Roe v. Wade is back. So are references to global climate change, gay rights, and democratic values. Those are among the topics that were revived in the latest draft of Michigan’s social studies standards, which stirred controversy last year amid accusations that prominent conservatives played too large a role in their rewriting.

The new draft will be presented to the State Board of Education April 9, and a series of listening sessions for the public will be held from April 24 to May 9.

The board could adopt the standards as soon as June. State exams eventually will be based on the revised standards.

Last spring, the revision of standards originally adopted in 2007 created a furor after Bridge Magazine and subsequent media reports noted that references to Roe v. Wade, climate change, gay rights, and democratic values were among the topics deleted from the standards.

The controversy was fueled by the inclusion of former Republican Senator Patrick Colbeck and several other conservatives in focus groups that helped guide the revision process. Fourteen writers and reviewers, all of them social studies experts, had also been part of the revision process. An additional 21 people were part of the focus groups.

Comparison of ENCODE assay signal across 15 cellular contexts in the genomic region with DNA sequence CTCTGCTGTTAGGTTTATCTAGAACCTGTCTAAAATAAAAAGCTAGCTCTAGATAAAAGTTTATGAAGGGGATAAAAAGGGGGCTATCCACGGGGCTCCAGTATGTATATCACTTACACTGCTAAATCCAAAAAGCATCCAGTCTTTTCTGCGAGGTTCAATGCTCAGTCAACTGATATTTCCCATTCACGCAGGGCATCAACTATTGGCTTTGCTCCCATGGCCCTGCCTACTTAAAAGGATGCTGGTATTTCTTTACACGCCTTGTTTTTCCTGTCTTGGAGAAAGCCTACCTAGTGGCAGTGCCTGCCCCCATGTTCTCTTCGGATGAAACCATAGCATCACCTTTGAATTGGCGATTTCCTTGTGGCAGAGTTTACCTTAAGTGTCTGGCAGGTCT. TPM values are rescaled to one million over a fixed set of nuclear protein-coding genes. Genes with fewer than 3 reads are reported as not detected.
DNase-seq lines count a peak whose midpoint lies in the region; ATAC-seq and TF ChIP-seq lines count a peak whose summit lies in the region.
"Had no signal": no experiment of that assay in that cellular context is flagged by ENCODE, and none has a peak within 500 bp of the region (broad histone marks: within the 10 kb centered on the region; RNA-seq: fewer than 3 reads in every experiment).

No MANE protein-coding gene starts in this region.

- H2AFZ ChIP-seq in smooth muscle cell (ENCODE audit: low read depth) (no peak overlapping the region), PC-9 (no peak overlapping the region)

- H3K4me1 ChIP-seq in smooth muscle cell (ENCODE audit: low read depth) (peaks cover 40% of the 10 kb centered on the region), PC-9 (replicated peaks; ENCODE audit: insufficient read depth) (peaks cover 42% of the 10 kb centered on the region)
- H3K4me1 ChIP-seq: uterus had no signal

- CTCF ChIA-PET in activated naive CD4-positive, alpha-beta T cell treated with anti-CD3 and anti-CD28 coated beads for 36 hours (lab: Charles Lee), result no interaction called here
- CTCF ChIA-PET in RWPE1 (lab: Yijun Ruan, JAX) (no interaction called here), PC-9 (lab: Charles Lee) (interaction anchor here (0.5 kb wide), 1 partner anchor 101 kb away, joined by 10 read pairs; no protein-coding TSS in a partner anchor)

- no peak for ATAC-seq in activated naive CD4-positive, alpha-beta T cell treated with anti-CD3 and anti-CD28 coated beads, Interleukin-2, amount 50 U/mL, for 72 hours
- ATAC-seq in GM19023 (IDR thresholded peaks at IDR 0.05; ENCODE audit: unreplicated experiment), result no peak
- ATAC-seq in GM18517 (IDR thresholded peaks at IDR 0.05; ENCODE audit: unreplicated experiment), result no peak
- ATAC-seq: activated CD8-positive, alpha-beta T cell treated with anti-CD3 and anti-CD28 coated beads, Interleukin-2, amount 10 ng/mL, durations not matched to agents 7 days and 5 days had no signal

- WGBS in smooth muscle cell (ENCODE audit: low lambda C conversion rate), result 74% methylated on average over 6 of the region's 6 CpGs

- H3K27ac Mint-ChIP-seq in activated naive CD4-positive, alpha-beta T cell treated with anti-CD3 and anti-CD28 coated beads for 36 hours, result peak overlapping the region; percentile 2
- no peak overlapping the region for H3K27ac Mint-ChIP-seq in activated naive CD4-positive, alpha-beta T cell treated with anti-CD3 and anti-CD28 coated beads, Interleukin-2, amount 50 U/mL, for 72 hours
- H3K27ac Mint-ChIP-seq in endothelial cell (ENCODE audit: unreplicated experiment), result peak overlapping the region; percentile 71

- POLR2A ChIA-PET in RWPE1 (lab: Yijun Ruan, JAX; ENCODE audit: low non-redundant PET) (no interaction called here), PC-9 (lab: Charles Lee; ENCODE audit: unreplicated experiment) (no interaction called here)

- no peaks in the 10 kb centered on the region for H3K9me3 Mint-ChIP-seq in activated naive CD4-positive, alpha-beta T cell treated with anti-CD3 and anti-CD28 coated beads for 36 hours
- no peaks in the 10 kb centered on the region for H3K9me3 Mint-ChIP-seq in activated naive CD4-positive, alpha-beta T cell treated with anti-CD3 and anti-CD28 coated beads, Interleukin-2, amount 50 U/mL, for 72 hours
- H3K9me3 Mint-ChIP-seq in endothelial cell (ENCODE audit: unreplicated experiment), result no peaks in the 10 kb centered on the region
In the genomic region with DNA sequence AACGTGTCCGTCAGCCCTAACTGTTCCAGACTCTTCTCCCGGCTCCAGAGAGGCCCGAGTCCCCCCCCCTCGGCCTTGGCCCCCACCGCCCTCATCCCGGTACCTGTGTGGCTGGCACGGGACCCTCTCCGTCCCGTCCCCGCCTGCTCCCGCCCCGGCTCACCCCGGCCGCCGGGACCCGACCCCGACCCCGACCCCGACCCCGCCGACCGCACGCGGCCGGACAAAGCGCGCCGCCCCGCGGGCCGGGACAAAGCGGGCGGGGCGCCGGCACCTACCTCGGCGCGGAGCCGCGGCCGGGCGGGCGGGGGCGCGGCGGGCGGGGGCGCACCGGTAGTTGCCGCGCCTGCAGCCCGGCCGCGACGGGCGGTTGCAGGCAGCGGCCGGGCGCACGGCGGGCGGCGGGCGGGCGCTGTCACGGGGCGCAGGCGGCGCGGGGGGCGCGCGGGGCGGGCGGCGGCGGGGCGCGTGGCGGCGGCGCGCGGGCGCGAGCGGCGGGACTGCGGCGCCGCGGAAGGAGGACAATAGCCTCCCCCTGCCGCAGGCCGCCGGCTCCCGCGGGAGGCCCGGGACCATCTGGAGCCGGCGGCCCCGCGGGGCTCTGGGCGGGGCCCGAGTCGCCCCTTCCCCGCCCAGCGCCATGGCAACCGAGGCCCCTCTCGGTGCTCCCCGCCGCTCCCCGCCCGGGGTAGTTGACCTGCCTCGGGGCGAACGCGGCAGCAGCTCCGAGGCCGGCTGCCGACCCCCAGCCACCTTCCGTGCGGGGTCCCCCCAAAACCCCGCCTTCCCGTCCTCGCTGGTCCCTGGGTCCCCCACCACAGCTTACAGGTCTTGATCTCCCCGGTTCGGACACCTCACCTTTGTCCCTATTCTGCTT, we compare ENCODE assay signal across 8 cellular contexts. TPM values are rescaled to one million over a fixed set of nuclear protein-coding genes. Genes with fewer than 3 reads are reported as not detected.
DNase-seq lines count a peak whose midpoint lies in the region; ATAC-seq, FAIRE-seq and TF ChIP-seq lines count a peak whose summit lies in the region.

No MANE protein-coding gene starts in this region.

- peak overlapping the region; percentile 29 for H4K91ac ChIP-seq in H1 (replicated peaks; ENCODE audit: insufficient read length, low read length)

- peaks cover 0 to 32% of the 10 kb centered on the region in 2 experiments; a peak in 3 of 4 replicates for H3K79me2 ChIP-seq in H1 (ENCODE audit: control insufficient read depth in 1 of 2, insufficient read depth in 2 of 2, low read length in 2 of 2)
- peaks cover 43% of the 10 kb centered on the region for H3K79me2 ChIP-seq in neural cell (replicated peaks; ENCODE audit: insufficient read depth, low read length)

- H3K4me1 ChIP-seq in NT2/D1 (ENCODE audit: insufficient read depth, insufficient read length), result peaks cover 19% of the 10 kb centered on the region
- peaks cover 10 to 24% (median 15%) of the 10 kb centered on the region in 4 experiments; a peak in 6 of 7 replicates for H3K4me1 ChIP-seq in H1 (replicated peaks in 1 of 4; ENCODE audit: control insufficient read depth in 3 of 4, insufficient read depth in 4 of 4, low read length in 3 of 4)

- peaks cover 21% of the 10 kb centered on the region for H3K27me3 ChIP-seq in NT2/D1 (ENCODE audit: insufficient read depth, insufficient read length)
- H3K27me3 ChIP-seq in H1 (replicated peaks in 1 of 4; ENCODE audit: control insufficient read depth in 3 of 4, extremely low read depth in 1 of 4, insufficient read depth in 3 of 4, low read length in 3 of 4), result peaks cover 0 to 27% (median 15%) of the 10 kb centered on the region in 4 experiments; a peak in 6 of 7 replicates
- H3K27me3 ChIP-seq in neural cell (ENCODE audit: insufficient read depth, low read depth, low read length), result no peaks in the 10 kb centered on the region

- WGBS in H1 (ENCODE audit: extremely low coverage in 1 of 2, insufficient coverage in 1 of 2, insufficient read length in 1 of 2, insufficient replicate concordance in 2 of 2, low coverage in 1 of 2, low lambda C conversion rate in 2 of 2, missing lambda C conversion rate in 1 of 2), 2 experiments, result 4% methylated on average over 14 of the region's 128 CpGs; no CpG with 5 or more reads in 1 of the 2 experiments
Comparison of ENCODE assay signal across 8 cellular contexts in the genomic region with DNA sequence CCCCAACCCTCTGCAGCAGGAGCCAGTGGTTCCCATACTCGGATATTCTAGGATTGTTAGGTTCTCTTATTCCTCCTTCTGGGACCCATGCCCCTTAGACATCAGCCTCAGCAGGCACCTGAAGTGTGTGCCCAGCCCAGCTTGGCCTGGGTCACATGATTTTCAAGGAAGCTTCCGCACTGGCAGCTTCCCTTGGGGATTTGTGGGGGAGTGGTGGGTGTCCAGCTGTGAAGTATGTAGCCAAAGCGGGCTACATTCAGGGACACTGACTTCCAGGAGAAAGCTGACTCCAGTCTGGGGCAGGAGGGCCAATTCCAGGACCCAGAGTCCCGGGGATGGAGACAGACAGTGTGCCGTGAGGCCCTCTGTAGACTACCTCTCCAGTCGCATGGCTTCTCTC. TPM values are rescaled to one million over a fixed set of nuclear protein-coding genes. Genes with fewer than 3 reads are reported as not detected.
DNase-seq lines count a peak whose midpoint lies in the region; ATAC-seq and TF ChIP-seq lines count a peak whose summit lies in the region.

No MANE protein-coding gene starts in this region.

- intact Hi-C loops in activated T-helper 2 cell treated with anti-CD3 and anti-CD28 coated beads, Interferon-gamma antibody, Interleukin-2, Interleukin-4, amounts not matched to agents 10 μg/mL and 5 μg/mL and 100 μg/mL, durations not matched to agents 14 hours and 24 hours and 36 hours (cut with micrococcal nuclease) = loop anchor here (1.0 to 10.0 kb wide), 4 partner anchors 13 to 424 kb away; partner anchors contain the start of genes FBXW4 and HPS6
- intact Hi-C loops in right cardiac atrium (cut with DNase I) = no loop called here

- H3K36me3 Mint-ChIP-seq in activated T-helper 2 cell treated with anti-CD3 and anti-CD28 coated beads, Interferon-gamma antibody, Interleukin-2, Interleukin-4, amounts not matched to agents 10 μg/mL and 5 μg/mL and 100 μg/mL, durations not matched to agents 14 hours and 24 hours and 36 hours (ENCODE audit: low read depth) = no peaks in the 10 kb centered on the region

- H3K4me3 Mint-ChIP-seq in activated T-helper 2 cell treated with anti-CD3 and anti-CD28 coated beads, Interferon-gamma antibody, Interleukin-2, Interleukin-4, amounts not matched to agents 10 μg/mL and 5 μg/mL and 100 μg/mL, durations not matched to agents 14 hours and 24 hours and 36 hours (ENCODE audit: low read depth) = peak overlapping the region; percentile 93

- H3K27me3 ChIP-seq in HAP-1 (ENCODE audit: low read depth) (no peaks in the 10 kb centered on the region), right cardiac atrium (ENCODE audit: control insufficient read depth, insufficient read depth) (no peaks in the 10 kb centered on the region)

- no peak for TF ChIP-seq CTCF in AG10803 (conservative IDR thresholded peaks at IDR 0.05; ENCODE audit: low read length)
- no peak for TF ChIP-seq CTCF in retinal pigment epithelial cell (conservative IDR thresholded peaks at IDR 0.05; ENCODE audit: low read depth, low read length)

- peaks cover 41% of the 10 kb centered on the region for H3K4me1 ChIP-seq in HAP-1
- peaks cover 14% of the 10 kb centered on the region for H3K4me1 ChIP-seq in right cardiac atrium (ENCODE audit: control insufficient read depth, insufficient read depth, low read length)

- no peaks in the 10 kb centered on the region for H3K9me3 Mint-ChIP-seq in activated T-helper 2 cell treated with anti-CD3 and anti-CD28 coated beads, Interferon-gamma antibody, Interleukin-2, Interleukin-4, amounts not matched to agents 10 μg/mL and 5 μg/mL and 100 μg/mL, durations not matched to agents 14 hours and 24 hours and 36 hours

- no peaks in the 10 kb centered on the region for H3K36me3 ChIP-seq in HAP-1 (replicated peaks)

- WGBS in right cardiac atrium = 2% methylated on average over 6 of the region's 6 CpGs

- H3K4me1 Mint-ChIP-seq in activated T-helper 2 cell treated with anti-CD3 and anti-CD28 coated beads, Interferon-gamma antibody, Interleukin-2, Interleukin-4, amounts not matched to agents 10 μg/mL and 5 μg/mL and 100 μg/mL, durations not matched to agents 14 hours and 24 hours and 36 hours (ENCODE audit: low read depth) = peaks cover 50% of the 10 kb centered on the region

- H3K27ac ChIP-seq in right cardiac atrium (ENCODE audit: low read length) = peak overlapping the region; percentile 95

After the uproar, the Michigan Department of Education scheduled additional listening sessions, and last fall the department created a task force to take another stab at revising the standards, using input from the listening sessions.

Many of the biggest concerns raised last year about topics deleted from the standards were addressed in this latest revision.

As the task force was put together, “We did not ask about anybody’s political persuasion,” said Linda Forward, senior executive policy adviser for the state education department.

Below, see side-by-side versions of the standards as they were revised last year and the current revision. You can find a side-by-side comparison of the 2007 standards to the current revision here.